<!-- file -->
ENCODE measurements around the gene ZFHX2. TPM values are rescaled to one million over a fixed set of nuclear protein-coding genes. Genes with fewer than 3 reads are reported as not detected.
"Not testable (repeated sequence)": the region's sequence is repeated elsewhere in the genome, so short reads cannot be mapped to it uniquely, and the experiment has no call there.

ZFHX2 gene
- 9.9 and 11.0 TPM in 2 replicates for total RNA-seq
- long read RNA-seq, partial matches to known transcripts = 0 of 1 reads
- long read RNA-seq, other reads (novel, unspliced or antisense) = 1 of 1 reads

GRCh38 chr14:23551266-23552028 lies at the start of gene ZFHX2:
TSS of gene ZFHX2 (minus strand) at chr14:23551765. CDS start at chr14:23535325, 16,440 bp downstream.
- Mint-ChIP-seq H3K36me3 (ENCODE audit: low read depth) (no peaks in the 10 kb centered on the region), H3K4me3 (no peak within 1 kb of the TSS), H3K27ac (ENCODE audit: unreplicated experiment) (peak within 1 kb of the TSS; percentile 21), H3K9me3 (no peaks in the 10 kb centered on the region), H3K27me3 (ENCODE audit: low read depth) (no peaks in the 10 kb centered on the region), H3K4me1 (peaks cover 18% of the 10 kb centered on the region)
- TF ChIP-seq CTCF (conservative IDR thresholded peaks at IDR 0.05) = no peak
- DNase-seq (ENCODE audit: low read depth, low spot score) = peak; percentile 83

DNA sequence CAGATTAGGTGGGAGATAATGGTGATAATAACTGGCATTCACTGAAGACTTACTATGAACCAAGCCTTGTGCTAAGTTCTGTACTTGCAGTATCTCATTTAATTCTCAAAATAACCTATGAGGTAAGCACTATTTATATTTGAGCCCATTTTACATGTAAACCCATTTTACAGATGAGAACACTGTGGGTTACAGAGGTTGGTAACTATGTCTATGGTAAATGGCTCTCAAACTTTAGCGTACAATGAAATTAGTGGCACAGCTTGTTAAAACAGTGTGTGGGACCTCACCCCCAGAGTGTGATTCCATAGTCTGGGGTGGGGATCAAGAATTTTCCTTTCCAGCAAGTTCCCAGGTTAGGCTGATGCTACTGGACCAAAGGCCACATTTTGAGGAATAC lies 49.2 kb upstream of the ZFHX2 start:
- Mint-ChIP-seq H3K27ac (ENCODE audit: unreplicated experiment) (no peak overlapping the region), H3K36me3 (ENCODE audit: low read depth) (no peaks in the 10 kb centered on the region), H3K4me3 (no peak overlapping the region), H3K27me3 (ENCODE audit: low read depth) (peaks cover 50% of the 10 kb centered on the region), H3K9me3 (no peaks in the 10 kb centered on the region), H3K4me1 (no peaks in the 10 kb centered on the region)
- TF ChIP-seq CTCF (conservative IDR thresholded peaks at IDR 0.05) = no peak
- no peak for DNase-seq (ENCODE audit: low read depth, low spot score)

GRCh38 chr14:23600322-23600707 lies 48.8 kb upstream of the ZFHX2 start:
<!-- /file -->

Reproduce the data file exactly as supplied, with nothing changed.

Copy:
ENCODE measurements around the gene ZFHX2. TPM values are rescaled to one million over a fixed set of nuclear protein-coding genes. Genes with fewer than 3 reads are reported as not detected.
"Not testable (repeated sequence)": the region's sequence is repeated elsewhere in the genome, so short reads cannot be mapped to it uniquely, and the experiment has no call there.

ZFHX2 gene
- 9.9 and 11.0 TPM in 2 replicates for total RNA-seq
- long read RNA-seq, partial matches to known transcripts = 0 of 1 reads
- long read RNA-seq, other reads (novel, unspliced or antisense) = 1 of 1 reads

GRCh38 chr14:23551266-23552028 lies at the start of gene ZFHX2:
TSS of gene ZFHX2 (minus strand) at chr14:23551765. CDS start at chr14:23535325, 16,440 bp downstream.
- Mint-ChIP-seq H3K36me3 (ENCODE audit: low read depth) (no peaks in the 10 kb centered on the region), H3K4me3 (no peak within 1 kb of the TSS), H3K27ac (ENCODE audit: unreplicated experiment) (peak within 1 kb of the TSS; percentile 21), H3K9me3 (no peaks in the 10 kb centered on the region), H3K27me3 (ENCODE audit: low read depth) (no peaks in the 10 kb centered on the region), H3K4me1 (peaks cover 18% of the 10 kb centered on the region)
- TF ChIP-seq CTCF (conservative IDR thresholded peaks at IDR 0.05) = no peak
- DNase-seq (ENCODE audit: low read depth, low spot score) = peak; percentile 83

DNA sequence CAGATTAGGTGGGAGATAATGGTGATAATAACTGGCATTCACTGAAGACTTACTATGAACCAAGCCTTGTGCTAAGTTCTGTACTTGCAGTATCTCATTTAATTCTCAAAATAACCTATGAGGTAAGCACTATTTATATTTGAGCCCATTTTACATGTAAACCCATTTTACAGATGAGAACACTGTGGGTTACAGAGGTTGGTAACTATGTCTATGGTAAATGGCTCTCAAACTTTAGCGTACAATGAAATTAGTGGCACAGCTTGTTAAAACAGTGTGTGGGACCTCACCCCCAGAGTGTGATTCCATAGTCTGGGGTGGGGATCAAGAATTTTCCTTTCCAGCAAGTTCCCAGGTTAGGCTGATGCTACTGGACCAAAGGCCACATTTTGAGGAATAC lies 49.2 kb upstream of the ZFHX2 start:
- Mint-ChIP-seq H3K27ac (ENCODE audit: unreplicated experiment) (no peak overlapping the region), H3K36me3 (ENCODE audit: low read depth) (no peaks in the 10 kb centered on the region), H3K4me3 (no peak overlapping the region), H3K27me3 (ENCODE audit: low read depth) (peaks cover 50% of the 10 kb centered on the region), H3K9me3 (no peaks in the 10 kb centered on the region), H3K4me1 (no peaks in the 10 kb centered on the region)
- TF ChIP-seq CTCF (conservative IDR thresholded peaks at IDR 0.05) = no peak
- no peak for DNase-seq (ENCODE audit: low read depth, low spot score)

GRCh38 chr14:23600322-23600707 lies 48.8 kb upstream of the ZFHX2 start: